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Working with Container Service Definitions
Working with Container Service Definitions¶
Service definitions are the instructions describing how the container should build a service. They are not the actual services used by your applications
Getting and Setting Service Definitions¶
There are some helpful methods for working with the service definitions.
To find out if there is a definition for a service id:
This is useful if you only want to do something if a particular definition exists.
You can retrieve a definition with:
getDefinition() also resolves aliases so if the
argument is an alias you will get the underlying definition.
The service definitions themselves are objects so if you retrieve a definition with these methods and make changes to it these will be reflected in the container. If, however, you are creating a new definition then you can add it to the container using:
use Symfony\Component\DependencyInjection\Definition; $definition = new Definition('Acme\Service\MyService'); $container->setDefinition('acme.my_service', $definition);
Registering service definitions is so common that the container provides a
shortcut method called
Working with a Definition¶
Creating a New Definition¶
In addition to manipulating and retrieving existing definitions, you can also
define new service definitions with the
The first optional argument of the
Definition class is the fully qualified
class name of the object returned when the service is fetched from the container:
use Symfony\Component\DependencyInjection\Definition; $definition = new Definition('Acme\Service\MyService');
If the class is unknown when instantiating the
Definition class, use the
setClass() method to set it later:
To find out what class is set for a definition:
$class = $definition->getClass(); // $class = 'Acme\Service\MyService'
The second optional argument of the
Definition class is an array with the
arguments passed to the constructor of the object returned when the service is
fetched from the container:
use Symfony\Component\DependencyInjection\Definition; $definition = new Definition( 'Acme\Service\MyService', array('argument1' => 'value1', 'argument2' => 'value2') );
If the arguments are unknown when instantiating the
Definition class or if
you want to add new arguments, use the
addArgument() method, which adds them
at the end of the arguments array:
To get an array of the constructor arguments for a definition you can use:
or to get a single argument by its position:
$definition->getArgument($index); // e.g. $definition->getArgument(0) for the first argument
The argument can be a string, an array or a service parameter by using the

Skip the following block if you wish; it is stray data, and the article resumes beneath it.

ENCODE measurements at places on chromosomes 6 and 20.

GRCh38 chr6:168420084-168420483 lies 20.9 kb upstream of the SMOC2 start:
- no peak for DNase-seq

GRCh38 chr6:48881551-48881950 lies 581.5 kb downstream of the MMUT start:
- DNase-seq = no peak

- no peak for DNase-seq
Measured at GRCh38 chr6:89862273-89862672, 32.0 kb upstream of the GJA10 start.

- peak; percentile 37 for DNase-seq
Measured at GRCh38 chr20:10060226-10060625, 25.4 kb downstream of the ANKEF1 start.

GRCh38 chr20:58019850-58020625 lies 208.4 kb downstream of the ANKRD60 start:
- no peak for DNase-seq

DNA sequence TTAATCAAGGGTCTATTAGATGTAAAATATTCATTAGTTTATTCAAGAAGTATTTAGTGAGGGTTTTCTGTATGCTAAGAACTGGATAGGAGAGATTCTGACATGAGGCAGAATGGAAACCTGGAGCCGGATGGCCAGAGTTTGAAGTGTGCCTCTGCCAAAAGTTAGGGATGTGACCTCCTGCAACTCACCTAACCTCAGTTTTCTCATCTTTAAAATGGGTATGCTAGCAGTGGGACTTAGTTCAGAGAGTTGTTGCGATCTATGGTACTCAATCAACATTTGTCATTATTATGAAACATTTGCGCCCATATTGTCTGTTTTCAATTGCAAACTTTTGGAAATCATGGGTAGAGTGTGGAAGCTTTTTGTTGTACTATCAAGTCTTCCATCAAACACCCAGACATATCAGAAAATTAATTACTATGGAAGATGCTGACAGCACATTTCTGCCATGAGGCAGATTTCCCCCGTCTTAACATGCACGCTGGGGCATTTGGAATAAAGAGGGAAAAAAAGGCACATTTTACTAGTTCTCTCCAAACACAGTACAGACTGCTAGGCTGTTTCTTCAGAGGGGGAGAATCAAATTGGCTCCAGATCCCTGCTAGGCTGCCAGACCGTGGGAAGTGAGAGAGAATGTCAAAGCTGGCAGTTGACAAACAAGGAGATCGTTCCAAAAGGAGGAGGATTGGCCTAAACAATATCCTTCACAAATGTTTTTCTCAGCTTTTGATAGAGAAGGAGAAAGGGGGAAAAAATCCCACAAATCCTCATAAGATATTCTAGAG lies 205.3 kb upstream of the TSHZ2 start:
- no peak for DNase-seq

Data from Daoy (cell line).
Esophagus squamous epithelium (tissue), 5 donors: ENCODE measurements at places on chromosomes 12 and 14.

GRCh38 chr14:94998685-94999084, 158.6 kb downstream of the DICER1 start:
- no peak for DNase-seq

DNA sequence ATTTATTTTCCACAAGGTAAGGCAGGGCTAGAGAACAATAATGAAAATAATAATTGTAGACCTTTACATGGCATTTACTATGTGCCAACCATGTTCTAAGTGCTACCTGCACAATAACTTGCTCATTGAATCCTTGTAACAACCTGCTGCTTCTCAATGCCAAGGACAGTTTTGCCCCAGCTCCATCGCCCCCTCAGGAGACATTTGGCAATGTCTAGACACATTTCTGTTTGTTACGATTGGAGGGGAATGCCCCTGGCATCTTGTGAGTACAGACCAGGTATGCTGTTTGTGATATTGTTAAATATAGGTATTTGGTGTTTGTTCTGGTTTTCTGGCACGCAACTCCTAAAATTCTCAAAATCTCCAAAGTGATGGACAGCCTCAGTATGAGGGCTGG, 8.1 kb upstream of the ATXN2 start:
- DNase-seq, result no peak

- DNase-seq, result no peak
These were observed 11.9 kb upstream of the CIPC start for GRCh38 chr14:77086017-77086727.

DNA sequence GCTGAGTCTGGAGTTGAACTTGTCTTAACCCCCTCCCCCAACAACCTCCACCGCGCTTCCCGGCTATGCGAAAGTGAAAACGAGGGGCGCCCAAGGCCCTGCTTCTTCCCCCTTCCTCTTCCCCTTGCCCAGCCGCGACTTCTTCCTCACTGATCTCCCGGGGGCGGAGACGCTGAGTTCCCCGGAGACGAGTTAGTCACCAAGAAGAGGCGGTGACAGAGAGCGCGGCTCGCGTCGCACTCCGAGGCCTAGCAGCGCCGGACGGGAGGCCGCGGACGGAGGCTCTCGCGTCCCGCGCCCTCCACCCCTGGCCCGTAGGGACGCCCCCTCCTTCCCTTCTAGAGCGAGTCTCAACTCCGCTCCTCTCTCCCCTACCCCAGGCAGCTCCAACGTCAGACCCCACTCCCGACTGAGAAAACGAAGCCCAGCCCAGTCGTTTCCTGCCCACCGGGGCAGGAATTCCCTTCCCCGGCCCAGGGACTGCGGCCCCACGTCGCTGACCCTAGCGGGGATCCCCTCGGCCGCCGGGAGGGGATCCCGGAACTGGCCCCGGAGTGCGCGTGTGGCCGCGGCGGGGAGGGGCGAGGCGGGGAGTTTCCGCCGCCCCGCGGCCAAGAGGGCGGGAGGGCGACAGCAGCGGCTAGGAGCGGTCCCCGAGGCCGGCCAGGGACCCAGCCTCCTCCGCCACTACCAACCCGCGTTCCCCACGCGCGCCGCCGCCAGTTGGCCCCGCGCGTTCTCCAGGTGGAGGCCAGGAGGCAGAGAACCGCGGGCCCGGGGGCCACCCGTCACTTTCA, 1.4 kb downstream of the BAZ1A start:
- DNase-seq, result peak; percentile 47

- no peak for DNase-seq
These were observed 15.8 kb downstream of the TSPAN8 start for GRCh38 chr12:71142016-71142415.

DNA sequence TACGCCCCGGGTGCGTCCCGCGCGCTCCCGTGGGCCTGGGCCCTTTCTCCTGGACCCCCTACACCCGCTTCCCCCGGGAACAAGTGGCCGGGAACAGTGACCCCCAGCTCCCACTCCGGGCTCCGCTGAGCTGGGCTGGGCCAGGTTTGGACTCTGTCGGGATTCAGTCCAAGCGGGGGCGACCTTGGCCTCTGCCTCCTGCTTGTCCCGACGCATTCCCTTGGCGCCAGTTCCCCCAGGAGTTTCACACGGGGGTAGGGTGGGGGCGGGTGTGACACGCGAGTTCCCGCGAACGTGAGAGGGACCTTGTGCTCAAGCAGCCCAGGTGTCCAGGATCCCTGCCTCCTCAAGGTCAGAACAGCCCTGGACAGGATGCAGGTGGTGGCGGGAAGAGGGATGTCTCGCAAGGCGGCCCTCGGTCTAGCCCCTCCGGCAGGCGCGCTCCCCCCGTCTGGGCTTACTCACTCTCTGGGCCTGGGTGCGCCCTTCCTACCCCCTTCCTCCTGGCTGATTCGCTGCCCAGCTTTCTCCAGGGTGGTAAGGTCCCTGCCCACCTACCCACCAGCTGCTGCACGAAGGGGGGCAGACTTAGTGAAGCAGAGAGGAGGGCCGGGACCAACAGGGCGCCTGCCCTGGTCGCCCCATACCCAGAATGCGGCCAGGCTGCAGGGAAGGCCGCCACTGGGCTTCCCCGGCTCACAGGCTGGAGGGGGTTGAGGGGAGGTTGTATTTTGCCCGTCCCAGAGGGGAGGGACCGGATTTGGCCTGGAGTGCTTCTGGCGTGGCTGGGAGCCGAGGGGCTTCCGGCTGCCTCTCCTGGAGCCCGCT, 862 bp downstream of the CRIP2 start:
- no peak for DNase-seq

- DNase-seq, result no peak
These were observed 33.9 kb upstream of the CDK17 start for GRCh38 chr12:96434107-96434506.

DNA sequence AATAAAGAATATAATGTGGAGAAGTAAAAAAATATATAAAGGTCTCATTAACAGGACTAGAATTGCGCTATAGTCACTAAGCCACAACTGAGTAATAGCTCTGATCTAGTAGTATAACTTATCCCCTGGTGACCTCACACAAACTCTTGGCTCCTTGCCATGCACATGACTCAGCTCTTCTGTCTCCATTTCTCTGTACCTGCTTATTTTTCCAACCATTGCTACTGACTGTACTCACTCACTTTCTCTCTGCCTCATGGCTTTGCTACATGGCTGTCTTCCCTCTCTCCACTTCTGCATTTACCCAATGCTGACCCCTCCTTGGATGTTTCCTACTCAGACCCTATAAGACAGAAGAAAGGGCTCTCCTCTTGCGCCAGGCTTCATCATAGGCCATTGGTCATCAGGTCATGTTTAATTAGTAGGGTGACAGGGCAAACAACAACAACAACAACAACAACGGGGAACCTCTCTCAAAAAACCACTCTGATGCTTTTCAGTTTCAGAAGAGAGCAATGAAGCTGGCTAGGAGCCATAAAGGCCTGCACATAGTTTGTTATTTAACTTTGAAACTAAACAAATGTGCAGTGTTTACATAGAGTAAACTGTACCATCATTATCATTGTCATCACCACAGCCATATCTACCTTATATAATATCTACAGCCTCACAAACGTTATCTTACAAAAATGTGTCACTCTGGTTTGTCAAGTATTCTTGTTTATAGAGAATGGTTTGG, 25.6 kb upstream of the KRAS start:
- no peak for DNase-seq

If the argument is another service, don’t use the
get() method to fetch it,
because it won’t be available when defining services. Instead, use the
Symfony\Component\DependencyInjection\Reference class to get a
reference to the service which will be available once the service container is
use Symfony\Component\DependencyInjection\Reference; // ... $definition->addArgument(new Reference('service_id'));
In a similar way you can replace an already set argument by index using:
You can also replace all the arguments (or set some if there are none) with an array of arguments:
If the service you are working with uses setter injection then you can manipulate any method calls in the definitions as well.
You can get an array of all the method calls with:
Add a method call with:
$method is the method name and
$arguments is an array of the
arguments to call the method with. The arguments can be strings, arrays,
parameters or service ids as with the constructor arguments.
You can also replace any existing method calls with an array of new ones with:
There are more examples of specific ways of working with definitions in the PHP code blocks of the configuration examples on pages such as Using a Factory to Create Services and Managing Common Dependencies with Parent Services.
The methods here that change service definitions can only be used before the container is compiled. Once the container is compiled you cannot manipulate service definitions further. To learn more about compiling the container see Compiling the Container.
There might be use cases when you need to include another file just before
the service itself gets loaded. To do so, you can use the
Notice that Symfony will internally call the PHP statement
which means that your file will be included only once per request.
This work, including the code samples, is licensed under a Creative Commons BY-SA 3.0 license.